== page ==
I was struck by the coincidence, or perhaps planned homage, that Friday night's Oxford Philharmonic concert, a Russian and French programme, reproduced precisely one I'd heard the Scottish Chamber Orchestra at Queen's Hall, Edinburgh in April 2016. Whatever the explanation, Stravinsky's opening 'Dumbarton Oaks' Concerto cleverly melds the baroque and the avant-garde in something of a homage to Bach, and in the tempo giusto there's an early passage of insistent Bach-like rhythm for the two cellos. Then in the allegretto, when the lightly-scored, early passage with its dabbing, even jagged chords is in a flash superseded as the violins cease their plucking and revert to bows to deliver a warmer sound altogether, this seemed to me to represent that melding in a nutshell. The consistently rhythmical approach from conductor Marios Papadopoulos suggested he subscribes to Balanchine's contemporary judgement: 'you can dance to every note Stravinsky has ever written'.
On the surface, Shostakovich's Piano Concerto No. 2 is a cheerful, merry-go-round sort of piece, with a lyrical slow movement and a motoric final movement. Yet in the former, at the end of the longish cadenza and into the recapitulation, there’s suddenly this glimpse into very dark territory – into ‘normal’ Shostakovich dark territory, so to speak, whose subject might plausibly be death itself. Soloist Steven Osborne's rendering of the outer movements was full of dash – the allegro's opening duet between lower register piano and flute was especially exciting - and we received the full value of dramatic contrast between them and the andante. Osborne's playing of the latter was romantic without being sentimentalized. I've encountered before such a pitfall - the tempo dropping down to adagio from the marked andante, both in the concert hall and on recordings. Our soloist here, by contrast, caressed the keys as though they were composed of gossamer.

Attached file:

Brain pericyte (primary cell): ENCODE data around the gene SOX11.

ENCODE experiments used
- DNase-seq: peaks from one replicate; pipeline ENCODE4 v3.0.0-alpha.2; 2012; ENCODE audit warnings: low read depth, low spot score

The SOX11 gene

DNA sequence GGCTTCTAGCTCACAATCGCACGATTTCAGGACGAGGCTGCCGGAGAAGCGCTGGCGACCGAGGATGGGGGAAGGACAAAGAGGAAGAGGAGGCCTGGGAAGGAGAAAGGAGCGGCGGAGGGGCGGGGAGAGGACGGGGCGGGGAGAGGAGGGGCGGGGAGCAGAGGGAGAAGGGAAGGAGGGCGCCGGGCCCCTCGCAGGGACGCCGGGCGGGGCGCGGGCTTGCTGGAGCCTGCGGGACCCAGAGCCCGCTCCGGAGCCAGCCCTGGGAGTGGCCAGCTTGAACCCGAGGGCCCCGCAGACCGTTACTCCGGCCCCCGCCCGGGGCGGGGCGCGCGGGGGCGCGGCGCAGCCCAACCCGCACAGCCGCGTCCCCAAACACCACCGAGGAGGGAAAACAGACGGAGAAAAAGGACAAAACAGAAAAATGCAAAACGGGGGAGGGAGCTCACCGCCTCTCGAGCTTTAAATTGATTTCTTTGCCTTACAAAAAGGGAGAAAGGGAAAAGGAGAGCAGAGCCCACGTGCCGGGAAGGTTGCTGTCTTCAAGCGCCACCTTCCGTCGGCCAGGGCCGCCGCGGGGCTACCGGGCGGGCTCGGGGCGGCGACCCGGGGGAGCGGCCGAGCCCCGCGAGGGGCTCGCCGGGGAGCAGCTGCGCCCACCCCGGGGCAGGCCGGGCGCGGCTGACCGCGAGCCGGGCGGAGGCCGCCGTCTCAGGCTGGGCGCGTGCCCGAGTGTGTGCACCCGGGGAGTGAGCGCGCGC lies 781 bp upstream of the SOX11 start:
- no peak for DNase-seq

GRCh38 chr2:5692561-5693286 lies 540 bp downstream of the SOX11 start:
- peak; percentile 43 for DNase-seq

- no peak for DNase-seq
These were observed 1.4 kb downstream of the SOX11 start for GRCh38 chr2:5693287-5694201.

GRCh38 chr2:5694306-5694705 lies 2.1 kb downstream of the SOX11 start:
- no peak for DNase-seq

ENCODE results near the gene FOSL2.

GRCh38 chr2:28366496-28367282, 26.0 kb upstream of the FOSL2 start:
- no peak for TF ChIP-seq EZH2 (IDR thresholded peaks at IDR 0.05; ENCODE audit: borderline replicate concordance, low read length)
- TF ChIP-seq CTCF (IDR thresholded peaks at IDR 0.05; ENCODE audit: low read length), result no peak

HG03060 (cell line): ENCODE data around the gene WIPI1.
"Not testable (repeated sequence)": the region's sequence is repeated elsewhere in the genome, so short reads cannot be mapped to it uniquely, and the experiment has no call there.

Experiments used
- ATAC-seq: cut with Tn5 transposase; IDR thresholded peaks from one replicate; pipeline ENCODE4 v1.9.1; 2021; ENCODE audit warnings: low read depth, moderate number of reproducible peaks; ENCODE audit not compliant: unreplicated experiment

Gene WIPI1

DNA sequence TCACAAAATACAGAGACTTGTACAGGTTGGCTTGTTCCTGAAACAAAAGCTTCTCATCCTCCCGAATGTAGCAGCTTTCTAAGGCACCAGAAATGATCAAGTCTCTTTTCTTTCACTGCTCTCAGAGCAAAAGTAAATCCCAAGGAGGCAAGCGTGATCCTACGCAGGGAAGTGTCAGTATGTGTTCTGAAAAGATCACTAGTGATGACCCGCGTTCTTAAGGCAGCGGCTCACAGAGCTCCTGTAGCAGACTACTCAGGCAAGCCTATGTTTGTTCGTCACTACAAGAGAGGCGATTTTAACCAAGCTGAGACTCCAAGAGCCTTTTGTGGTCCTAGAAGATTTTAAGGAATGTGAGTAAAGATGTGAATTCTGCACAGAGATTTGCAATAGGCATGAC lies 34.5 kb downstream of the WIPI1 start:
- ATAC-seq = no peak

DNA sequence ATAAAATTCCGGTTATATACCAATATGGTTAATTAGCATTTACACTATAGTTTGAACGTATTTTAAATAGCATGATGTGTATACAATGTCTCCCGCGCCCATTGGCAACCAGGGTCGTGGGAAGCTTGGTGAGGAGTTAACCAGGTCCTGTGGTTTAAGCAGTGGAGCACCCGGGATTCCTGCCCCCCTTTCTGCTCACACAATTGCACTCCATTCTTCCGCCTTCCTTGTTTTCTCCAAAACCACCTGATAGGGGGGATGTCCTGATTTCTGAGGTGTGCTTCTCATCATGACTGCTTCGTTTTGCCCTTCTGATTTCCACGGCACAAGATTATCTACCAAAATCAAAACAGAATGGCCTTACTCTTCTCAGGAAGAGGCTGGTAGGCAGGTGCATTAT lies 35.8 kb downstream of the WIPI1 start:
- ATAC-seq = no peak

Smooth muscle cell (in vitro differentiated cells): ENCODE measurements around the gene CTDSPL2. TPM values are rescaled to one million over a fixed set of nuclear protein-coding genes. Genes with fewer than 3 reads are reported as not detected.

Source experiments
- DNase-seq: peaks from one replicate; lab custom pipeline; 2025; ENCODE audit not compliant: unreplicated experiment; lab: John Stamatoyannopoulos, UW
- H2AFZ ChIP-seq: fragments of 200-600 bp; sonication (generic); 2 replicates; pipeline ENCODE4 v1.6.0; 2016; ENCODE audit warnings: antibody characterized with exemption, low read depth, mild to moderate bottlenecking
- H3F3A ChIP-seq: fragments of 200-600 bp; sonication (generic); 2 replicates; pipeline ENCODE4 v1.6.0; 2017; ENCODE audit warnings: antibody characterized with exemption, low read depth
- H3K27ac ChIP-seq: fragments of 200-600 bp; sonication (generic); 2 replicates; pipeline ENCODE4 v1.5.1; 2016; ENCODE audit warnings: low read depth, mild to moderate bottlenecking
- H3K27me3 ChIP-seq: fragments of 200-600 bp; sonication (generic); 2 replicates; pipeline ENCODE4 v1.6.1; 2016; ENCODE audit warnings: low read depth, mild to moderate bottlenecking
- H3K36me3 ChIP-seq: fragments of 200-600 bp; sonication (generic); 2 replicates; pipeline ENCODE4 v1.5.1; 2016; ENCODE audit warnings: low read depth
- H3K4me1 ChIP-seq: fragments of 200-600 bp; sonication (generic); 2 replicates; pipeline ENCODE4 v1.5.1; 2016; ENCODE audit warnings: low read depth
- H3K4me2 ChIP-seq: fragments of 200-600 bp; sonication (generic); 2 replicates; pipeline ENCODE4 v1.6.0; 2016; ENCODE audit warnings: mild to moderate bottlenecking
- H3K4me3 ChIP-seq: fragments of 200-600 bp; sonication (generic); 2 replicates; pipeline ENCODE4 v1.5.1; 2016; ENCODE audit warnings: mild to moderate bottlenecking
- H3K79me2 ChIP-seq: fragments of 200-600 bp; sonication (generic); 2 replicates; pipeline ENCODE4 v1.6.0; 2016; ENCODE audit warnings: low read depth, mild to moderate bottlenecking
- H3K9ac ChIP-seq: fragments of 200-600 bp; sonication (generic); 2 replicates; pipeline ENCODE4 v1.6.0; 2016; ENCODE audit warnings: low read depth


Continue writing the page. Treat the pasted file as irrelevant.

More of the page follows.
In the hectic finale, I felt for young Maxim Shostakovich being tasked by his father to play the piece in public. Even if its difficulty perhaps lies in its pace rather than great technical challenge, it's still a formidable hurdle for a music student.
After Ravel's celebrated Pavane, the main theme of this languorous music repeated over and again in the manner of film music (and to my ear the piece was plundered for a rhapsody in the WW2 film A Bridge Too Far), we came to Bizet's Symphony in C, composed at the remarkably precocious age of 17. Papadopoulos propelled the opener along at a fine allegro vivo lick. Then in the adagio, the violins led the rocking theme against pizzicato from the lower strings, the tension gradually rising – a glorious section.
A little earlier we had been entranced by the Spanish-flavoured solo from Clara Dent's oboe, and not least by her extravagant body movement, her face indicating she was giving it all she'd got. She was twice singled out at the end for special applause. How appropriate then that the rollicking encore, the Danse Bohème from Bizet's Carmen Suite No. 2 transported us from rain-sodden Oxford to the brilliant Andalusian light of Sevilla.